Starting beekeeping is really easy, assuming you have read a guide or handbook about beekeeping or gather information from other reliable resources. After you gain sufficient understanding about beekeeping, you will be ready to implement all the theories and knowledge and put them into real practices.
Fortunately, today there are plenty of beekeeping starter kits available in the market which you can start with. A typical starter kit consists of parts that are needed to construct your hive and a complete set of beekeeping protective gear plus some additional items that may be needed to make your task easier.
Most of the hive starter kits refer to the design of the standard Langstroth hive, which includes (from top to bottom):
- A telescoping cover
- Inner cover
- One or more supers or hive bodies
- Queen excluder (optional)
- 8 – 10 frames of various sizes this include a cell foundation
- Brood box
- Bottom board
- Hive stand
The telescoping is the outer cover is placed on top of the hive. It could be made of wood or polystyrene which fits over the hive and meant to protect the entire hive from weather. Another version of the outer cover is the migratory cover, which is made of a galvanized metal sheet.
The inner cover is a sort of barrier between the top cover and the inside of the hive which prevent the bees to glue the top cover to the upper sides of the supers. It can be made of a plastic sheet (for areas with moderate climates) or a solid cover with a communication hole (for areas with hot summer)
The supers or hive bodies are the structure that holds the frames with a standardized inner dimension. It could be made of wood, polystyrene or other plastic material and are grouped into deep, medium, shallow and comb supers providing you the flexibility to construct a brood chamber aside from storing and harvesting the honey. The supers are available in an assembled or unassembled format.
The frames and foundation are the structure that holds the honey comb and brood comb within the super. It has honey comb impressions where the bees suppose to build wax honey combs on it. The foundation should be placed at the bottom of the hive. You will usually get 8 – 10 frames of various sizes in your starter kit. Like the supers, you can choose among assembled and unassembled frames. You do not need to use all the 10 frames and use only 8 or 9 which depends on your preference.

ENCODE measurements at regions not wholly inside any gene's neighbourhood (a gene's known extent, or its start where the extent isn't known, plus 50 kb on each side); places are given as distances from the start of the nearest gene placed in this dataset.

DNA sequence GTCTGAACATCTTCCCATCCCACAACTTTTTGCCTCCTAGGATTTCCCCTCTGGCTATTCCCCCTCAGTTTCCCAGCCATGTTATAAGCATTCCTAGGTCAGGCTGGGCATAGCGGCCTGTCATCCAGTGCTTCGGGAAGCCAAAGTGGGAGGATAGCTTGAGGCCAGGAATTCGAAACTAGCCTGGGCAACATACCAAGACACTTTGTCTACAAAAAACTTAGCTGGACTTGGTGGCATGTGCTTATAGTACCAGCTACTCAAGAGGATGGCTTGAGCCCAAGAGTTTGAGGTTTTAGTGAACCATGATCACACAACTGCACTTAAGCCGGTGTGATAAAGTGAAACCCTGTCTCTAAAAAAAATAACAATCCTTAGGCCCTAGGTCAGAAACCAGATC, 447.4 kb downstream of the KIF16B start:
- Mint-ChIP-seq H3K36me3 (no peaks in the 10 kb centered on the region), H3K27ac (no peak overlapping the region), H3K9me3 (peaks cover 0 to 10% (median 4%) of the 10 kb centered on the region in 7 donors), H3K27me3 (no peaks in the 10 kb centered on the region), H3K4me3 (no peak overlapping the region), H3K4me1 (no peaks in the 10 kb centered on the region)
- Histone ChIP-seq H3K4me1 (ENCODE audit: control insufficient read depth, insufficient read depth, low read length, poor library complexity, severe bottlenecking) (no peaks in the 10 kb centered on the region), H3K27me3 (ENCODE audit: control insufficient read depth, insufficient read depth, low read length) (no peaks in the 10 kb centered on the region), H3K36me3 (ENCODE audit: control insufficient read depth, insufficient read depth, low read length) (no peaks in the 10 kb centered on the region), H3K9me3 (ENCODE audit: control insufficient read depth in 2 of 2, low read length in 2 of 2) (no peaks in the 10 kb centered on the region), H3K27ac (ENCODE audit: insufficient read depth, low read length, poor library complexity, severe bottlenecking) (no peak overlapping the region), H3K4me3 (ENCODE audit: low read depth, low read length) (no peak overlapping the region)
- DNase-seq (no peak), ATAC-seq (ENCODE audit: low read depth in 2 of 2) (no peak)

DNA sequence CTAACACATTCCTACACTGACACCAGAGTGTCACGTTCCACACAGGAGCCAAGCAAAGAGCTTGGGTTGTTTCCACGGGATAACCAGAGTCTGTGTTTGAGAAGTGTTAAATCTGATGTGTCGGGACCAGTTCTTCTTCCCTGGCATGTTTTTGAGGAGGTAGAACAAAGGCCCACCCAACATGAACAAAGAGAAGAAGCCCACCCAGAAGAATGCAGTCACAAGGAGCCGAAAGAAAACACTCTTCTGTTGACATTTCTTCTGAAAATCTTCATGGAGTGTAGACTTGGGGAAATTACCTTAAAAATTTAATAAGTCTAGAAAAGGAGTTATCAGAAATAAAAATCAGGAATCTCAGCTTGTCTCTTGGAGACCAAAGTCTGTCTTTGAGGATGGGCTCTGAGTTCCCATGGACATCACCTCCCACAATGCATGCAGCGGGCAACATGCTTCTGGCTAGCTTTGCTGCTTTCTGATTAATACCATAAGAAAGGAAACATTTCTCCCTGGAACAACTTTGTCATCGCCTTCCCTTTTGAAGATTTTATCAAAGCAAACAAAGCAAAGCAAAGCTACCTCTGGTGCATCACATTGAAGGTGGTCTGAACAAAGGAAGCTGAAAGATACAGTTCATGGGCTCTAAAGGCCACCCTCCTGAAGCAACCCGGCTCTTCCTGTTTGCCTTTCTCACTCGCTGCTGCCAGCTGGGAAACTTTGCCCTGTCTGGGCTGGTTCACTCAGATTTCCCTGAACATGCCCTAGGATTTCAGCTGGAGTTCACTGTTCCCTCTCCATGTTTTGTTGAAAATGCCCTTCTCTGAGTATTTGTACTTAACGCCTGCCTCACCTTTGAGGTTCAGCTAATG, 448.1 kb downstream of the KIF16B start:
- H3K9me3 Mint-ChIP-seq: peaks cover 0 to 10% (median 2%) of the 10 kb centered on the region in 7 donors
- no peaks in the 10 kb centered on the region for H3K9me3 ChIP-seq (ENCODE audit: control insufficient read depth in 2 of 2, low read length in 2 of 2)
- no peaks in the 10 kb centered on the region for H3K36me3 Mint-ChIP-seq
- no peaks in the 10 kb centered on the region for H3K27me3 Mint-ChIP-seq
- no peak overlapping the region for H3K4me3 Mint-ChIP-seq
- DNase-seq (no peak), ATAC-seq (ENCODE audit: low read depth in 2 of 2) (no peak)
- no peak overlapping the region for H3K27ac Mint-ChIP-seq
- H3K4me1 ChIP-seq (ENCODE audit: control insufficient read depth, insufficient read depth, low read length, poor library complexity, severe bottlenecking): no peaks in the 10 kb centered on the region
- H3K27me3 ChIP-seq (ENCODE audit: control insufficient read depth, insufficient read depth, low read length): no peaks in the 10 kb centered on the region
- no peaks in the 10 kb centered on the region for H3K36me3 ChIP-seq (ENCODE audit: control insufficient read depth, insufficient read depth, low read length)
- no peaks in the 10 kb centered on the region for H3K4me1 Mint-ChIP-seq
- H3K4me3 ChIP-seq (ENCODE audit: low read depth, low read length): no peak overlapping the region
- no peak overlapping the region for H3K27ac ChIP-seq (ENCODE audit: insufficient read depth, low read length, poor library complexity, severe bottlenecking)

The queen excluder is an optional part in a beekeeper’s kit. This is a divider between the brood box and the supers. It could be made of a perforated metal or plastic sheet or just a framed wire grid. This excluder is meant to prevent the queen to enter and lay eggs in the honey supers. If the queen succeeds in laying eggs in this area, it will be difficult to harvest a clean and quality honey.
The brood box or also called the brood chamber is at the very bottom of the hive and is the place where the queen bee lays her eggs. This is the place where the broods, which is referred to the egg, larvae and pupa stages of a bee lifecycle, will develop to mature bees.
The bottom board forms the floor of the hive. It could be equipped with an entrance reducer (optional). The bottom board is placed above the hive stand which keeps the hive off the ground and provides a landing platform for the worker bees when they want to enter the hive.
Aside from the above common hive starter kit you may also get a clothing starter kit which includes a cotton or polyester coverall jumpsuit, a mesh helmet (hat and veil) and a pair of vented leather gloves. As a matter of fact you can choose from various styles and sizes that should fit your body.
There are also starter kits that include additional items such as a beekeeping smoker and its fuel, hive tools and a bee brush. Look for the bigger smoker since it is easier to light. And last and might be the most important item is to ask for a beekeeper’s handbook if it is not included in your kit, as well as an instruction guide on how to assemble all the hive parts if you purchase the unassembled kit.
So, after you have prepared the proper bee housing from your kit, the next step will be purchasing the bees. The bees are your workers that will collect and produce honey for you. Recruiting the bee workers is another important task you should attend to if you are aiming to harvest quality honey.
Uno Birawan – About the Author:
Uno Birawan is a writer and wrote a lot about beekeeping. You can find the information on the Beekeeper Supplies by visiting his site www.TheHoneyBeekeeper.com